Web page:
For several weeks now, we have seen many people scream loud about the enslavement of Black people in Libya. I have seen Claudy Siar, whom I love, stand up outraged about the treatment of Black people in Libya, yet, I did not see him outraged when Libya was being bombed by NATO; I did not see him this outraged when migrants drowned in the Mediterranean Sea; I have not seen him outraged because MartiniqueGuadeloupe (where his family is from), and French Guiana, have been deprived of independence and are still Overseas territories of France today. I saw Samuel Eto’o and other footballers come out outraged, yet… I never saw Eto’o outraged that there are no roads to go to his village in Cameroon, I never saw him outraged that international companies exploit huge plantations in Cameroon without paying taxes (was he outraged when Lapiro de Mbanga was imprisoned for asking those companies to pay some little taxes?). I never saw these big footballers outraged that African youths are unemployed largely due to their presidents working hand-in-hand with European interests. Faure Gnassingbé, president of Togo even raised his voice against the enslavement of Africans in Libya, and was outraged! Are you serious, when he inherited the throne, presidency of Togo, after 38 years of Gnassingbé Eyadéma, his father’s reign? Alpha Blondy never said a word when Côte d’Ivoire was being bombed by France in 2011, yet today he opens his mouth for Libya, and wants the migrants to take up arms! Seriously?

Libya, the Prey of the West

Libya, the Prey of the West

I do not understand why we always act like sheep without a shepherd! Back in the middle of the 2000s, we were served with the genocide in Darfur, when Hollywood stars such as George Clooney came out in numbers claiming to care about the plight of the Black man, and saying that the Black people of Darfur Sudan were enslaved by their lighter skinned Sudanese brothers. This led to the creation of South Sudan, and Darfur, well… nothing happened in Darfur… so it had all been a scheme to split Sudan into 2, and take away its rich southern oil fields from the nation itself!

Children begging

Children begging

Do you think that African youths, if they had jobs in their countries, will not stay home? Do you think that if the FCFA was not this tax imposed on African countries (The 11 Components of the French Colonial Tax in Africa), they will not be developed? This outrage I hear should not be taken out on Libyans who had no say when their country was bombed by the Coalition that is NATO, but rather against our presidents who continue to stay in the FCFA zone (FCFA: France’s Colonial Tax on Africa), who continue to give at least 50% of our economies to France! France gets $500 Billions every year from 14 countries in Africa just from the currency, plus of course the free uranium of Niger, the free gold of Mali, the free plantations of Cameroon, the free cocoa of Côte d’Ivoire, etc. This has to stop! Our outrage cannot be taken out on Libyans, but rather on NATO, and now more than ever on those puppets that we call our presidents, who serve the interests of the Hexagon. Get out of the FCFA zone, and create jobs! Stop importing pencils, pens, and food, when you can grow and make your own and become sustainable economies to serve your youths! Africa is the continent with the youngest population, and with so many resources, and thus so much to develop! Africa is the future!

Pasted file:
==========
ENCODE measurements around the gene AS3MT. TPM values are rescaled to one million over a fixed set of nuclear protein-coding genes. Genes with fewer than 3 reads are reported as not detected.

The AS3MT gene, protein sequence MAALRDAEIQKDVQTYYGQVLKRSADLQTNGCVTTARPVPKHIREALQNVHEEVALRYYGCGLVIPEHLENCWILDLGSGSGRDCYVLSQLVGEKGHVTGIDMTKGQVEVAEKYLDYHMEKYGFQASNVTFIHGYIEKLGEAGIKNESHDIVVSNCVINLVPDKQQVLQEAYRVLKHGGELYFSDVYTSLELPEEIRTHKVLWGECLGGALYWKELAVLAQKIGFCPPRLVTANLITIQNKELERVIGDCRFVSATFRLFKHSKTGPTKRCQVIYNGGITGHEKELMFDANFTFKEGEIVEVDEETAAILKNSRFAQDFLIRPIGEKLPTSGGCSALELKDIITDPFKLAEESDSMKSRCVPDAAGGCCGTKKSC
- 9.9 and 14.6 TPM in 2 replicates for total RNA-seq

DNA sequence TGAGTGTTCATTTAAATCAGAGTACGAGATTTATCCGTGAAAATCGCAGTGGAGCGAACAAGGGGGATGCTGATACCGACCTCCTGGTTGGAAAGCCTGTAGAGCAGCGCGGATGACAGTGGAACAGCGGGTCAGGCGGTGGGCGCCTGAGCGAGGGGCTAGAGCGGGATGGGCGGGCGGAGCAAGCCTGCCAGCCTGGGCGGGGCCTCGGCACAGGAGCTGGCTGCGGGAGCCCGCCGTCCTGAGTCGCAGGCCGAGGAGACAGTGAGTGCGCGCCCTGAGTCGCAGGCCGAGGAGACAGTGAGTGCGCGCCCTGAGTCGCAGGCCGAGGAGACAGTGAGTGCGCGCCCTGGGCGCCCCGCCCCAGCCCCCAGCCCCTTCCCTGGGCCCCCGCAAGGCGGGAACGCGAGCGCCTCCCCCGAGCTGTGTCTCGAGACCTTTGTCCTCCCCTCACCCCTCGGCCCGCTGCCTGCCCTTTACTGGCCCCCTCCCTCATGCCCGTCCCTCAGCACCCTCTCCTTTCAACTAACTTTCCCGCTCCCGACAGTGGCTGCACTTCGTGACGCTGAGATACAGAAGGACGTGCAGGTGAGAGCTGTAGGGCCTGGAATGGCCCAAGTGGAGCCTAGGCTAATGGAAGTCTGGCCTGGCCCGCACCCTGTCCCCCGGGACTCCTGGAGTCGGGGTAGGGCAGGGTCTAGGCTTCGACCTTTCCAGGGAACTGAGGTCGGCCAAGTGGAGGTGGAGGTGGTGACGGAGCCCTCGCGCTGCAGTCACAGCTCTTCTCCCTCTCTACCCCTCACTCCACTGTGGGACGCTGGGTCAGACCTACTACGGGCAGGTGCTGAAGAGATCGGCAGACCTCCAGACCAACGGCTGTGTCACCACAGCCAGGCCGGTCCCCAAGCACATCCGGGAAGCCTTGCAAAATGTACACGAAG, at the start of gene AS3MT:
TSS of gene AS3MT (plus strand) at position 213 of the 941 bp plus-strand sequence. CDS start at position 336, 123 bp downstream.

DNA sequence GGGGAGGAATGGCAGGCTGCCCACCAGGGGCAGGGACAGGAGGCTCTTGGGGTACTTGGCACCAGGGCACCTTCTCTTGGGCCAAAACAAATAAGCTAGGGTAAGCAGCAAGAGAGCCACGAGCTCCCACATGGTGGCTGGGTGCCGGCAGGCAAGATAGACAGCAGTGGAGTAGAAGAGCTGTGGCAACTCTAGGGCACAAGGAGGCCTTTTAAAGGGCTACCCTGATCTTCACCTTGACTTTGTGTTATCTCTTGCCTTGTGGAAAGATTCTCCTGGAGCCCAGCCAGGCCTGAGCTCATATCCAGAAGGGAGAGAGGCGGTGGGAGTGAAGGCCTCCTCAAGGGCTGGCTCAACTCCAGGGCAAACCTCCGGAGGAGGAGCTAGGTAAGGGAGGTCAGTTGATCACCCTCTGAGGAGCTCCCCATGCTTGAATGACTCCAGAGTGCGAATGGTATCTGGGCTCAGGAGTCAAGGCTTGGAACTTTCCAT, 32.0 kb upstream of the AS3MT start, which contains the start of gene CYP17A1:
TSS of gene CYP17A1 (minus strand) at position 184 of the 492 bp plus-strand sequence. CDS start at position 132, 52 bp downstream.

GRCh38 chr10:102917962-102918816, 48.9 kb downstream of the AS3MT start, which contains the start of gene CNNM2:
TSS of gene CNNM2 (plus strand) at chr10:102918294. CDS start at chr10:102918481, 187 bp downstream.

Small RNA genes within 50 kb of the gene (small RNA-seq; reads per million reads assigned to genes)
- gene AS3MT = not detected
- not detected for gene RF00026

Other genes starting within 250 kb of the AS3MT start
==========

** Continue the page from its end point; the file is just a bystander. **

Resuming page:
500 Fcfa_BEAO

500 Fcfa_BEAO

Yesterday, I heard a talk by Robert Bourgi who was the adviser to so many African presidents, good servants of Imperialist forces: MobutuOmar Bongo, etc; and he said that, what Africans were asking for was governmental alternance, i.e. election of new presidents. NO, we do not need new presidents who are just puppets of the West like Macky Sall or Alassane Ouattara who will sign off our future to the IMF and World Bank. We need a definite change, we want to be in charge of our economic destiny; we want to have our own currency, we do not want to pay a colonial tax when our forefathers died in WWI and WWII to liberate the French and the whole of Europe, when our ancestors were taken into slavery by Europeans to the Americas where their sweat was used to build Western economies. We want economic freedom to decide on our own terms whether we live or die. We will rather be poor with our own currency, than be a happy slave with a fake currency pegged to the Bank of Paris, which used to take 85% of our revenues and now takes 50%. All the same, We have had enough! So our outrage should not be at our Libyan brothers, because we do know that our true Libyan brothers will never do that, Khadafi fought for us Africans to be free from imperialist forces, but to our presidents, to our elites, who refuse to free us, who refuse to stand up and seize the moment! We, the people, want freedom, economic freedom! No More FCFA!

Posted by: Dr. Y. | December 4, 2017

Amilcar Cabral on Racism

Amilcar Cabral

Amilcar Cabral

We are not racists. We are fundamentally and deeply against any kind of racism. Even when people are subjected to racism we are against racism from those who have been oppressed by it. In our opinion – not from dreaming but from a deep analysis of the real condition of the existence of mankind and the division of societies – racism is a result of certain circumstances. It is not eternal in any latitude in the world. It is the result of historical and economic conditions. And we cannot answer racism with racism. It is not possible. In our country, despite some racist manifestations by the Portuguese, we are not fighting against the Portuguese people or whites. We are fighting for the freedom of our people – to free our people and to allow them to be able to love any kind of human being. You cannot love when you are a slave… In combating racism we don’t make progress if we combat the people themselves. We have to combat the causes of racism. If a bandit comes into my house and I have a gun I cannot shoot the shadow of this bandit. I have to shoot the bandit. Many people lose energy and effort, and make sacrifices combating shadows.”

Amilcar Cabral, 20 October 1972, New York, Pambazuka

Posted by: Dr. Y. | November 29, 2017

Robert Mugabe and Zimbabwe, a Short Biography

Flag of Zimbabwe

Flag of Zimbabwe

Here is a documentary about Robert Mugabe and his history, his life, and his leadership. This video talks about him, the fight for independence, the loss of his first son while imprisoned by the British in Rhodesia, and the renaming of the country from Rhodesia to Zimbabwe, after the Great Zimbabwe  Empire. I only recently found out that Mugabe had been influenced by Kwame Nkrumah: African Visionary and Ghana’s First President. He had lived and trained at the Takoradi Teacher Training College in Ghana, where he met his first wife Sally Hayfron Mugabe. It is sort of a short biography.